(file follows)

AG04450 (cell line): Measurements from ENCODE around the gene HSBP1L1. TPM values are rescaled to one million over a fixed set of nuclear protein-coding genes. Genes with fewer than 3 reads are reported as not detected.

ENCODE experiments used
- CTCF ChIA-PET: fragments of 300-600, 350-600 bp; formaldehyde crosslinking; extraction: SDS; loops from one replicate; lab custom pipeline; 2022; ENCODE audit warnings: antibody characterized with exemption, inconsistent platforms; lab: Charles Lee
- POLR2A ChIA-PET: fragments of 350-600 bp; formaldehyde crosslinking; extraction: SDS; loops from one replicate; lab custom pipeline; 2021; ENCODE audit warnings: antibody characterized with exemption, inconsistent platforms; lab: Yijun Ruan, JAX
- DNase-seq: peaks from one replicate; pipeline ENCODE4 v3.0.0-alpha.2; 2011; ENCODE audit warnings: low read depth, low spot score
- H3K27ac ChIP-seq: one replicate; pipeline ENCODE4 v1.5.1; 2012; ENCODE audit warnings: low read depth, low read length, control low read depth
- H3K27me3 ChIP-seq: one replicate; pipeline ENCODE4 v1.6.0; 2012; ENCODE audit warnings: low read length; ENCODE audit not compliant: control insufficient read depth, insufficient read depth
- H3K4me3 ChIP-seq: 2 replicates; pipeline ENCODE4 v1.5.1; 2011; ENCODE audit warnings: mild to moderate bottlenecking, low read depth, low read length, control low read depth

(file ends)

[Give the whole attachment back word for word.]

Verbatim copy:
AG04450 (cell line): Measurements from ENCODE around the gene HSBP1L1. TPM values are rescaled to one million over a fixed set of nuclear protein-coding genes. Genes with fewer than 3 reads are reported as not detected.

ENCODE experiments used
- CTCF ChIA-PET: fragments of 300-600, 350-600 bp; formaldehyde crosslinking; extraction: SDS; loops from one replicate; lab custom pipeline; 2022; ENCODE audit warnings: antibody characterized with exemption, inconsistent platforms; lab: Charles Lee
- POLR2A ChIA-PET: fragments of 350-600 bp; formaldehyde crosslinking; extraction: SDS; loops from one replicate; lab custom pipeline; 2021; ENCODE audit warnings: antibody characterized with exemption, inconsistent platforms; lab: Yijun Ruan, JAX
- DNase-seq: peaks from one replicate; pipeline ENCODE4 v3.0.0-alpha.2; 2011; ENCODE audit warnings: low read depth, low spot score
- H3K27ac ChIP-seq: one replicate; pipeline ENCODE4 v1.5.1; 2012; ENCODE audit warnings: low read depth, low read length, control low read depth
- H3K27me3 ChIP-seq: one replicate; pipeline ENCODE4 v1.6.0; 2012; ENCODE audit warnings: low read length; ENCODE audit not compliant: control insufficient read depth, insufficient read depth
- H3K4me3 ChIP-seq: 2 replicates; pipeline ENCODE4 v1.5.1; 2011; ENCODE audit warnings: mild to moderate bottlenecking, low read depth, low read length, control low read depth